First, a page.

8. WIN: Clarendon Park Community Center Renovation Announced (Chicago 7 2015)

The Clarendon Park Community Center will begin an extensive renovation. The infusion of $6.1 million for renovation for this important but long-neglected building has been widely celebrated. As recently as 2015, demolition was widely considered to be the most likely outcome for this historic building when it was included as a 2015 Preservation Chicago 7 Most Endangered Building.

The building was designed by city architect, C.W. Kallal in a Mediterranean Revival Style. This “Italian Resort Style” became the model for such other highly regarded lakefront landmark buildings as Marshall and Fox’s South Shore Country Club of 1916 (now South Shore Cultural Center) and the 63rd Street Bathing Pavilion in 1919. This style was defined by tall towers capped with hipped-roofs clad in clay tiles, large entry colonnades, porticos, loggias and open-air promenades.

Preservation Chicago applauds 46th Ward Ald. James Cappleman for his commitment to seeing the Clarendon Park Community Center protected from demolition and for helping to solidify the necessary renovation funds. Preservation Chicago applauds the Chicago Park District for their support and commitment to this important project. The Clarendon Park neighbors and community stakeholders played an important role and deserve special recognition for their unwavering support for this outcome with a special thanks to Katharine Boyda, Melanie Eckner, the Clarendon Park Advisory Council, Uptown United and Uptown Chicago Commission.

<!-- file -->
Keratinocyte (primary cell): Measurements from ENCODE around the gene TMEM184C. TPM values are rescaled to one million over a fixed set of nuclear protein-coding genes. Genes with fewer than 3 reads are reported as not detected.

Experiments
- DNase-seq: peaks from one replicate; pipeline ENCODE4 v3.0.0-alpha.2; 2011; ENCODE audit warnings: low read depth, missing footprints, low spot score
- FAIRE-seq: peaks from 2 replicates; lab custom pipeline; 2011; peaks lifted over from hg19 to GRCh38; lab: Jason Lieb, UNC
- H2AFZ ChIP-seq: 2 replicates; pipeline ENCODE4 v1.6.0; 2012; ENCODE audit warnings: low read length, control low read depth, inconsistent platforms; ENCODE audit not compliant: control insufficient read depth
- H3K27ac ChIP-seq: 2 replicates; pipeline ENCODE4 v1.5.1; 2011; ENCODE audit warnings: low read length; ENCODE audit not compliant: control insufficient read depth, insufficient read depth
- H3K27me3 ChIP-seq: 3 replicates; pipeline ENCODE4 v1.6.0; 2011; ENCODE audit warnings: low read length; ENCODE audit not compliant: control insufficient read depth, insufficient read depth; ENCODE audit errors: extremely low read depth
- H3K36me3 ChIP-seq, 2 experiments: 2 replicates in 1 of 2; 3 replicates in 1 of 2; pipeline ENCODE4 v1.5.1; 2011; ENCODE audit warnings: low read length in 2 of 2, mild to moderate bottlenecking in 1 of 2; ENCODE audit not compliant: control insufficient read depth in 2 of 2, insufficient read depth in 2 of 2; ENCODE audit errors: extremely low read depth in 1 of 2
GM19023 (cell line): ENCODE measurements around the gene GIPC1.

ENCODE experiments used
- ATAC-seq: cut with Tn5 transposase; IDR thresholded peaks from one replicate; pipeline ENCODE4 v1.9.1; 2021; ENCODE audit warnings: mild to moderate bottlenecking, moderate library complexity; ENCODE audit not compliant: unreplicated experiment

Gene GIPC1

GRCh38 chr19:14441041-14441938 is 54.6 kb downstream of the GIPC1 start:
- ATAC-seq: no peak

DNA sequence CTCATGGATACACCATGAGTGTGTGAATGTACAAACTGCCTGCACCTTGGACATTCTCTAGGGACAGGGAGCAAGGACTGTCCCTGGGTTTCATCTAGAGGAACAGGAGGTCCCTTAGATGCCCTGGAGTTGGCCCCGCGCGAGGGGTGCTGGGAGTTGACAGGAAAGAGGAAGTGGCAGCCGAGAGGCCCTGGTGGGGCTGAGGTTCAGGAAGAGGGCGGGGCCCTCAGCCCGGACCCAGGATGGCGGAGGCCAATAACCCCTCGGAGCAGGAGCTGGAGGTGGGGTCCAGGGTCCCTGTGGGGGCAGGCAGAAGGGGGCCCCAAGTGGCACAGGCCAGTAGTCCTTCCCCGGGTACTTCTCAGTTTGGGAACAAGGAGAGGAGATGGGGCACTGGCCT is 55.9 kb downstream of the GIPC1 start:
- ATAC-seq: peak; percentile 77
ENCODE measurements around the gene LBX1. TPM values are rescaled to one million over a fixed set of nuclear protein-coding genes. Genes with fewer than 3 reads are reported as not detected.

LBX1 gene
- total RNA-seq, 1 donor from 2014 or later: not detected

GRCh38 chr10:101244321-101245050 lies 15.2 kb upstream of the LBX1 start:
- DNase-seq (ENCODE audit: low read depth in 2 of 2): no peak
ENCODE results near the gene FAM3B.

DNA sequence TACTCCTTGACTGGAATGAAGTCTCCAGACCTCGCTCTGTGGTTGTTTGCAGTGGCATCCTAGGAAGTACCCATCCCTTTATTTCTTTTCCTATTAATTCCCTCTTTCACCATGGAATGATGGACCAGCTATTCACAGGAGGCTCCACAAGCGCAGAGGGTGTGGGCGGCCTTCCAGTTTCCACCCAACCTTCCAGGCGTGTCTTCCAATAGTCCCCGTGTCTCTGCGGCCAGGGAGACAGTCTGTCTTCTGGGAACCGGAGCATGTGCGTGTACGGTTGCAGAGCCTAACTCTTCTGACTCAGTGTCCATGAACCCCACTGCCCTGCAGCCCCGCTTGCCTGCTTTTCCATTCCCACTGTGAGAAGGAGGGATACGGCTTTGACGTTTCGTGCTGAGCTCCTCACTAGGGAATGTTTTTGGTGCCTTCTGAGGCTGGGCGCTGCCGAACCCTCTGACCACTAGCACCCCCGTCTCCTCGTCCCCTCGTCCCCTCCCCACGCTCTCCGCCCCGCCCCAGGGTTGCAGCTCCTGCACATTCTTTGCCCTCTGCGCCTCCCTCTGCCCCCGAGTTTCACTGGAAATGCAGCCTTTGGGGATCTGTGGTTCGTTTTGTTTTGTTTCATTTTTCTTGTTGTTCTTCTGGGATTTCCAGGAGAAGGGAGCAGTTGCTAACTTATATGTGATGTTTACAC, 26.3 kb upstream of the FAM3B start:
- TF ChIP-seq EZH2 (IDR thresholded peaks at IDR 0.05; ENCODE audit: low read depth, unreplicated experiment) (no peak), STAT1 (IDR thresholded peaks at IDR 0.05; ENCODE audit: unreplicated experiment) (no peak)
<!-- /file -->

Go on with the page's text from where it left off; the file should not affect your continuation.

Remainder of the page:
Preservation Chicago hopes to see this important building’s exterior restored to an appearance more similar to its original design. The distinctive tall towers fronting Clarendon Avenue and the smaller towers fronting the beach, along with the entry colonnade and the verandas and open-air loggias were beautiful and distinctive architecture elements that should never have been removed. Their reconstruction would elevate the Clarendon Park Community Center to its rightful place alongside the 63rd Street Bathing Pavilion and other important landmark lakefront buildings from this period.

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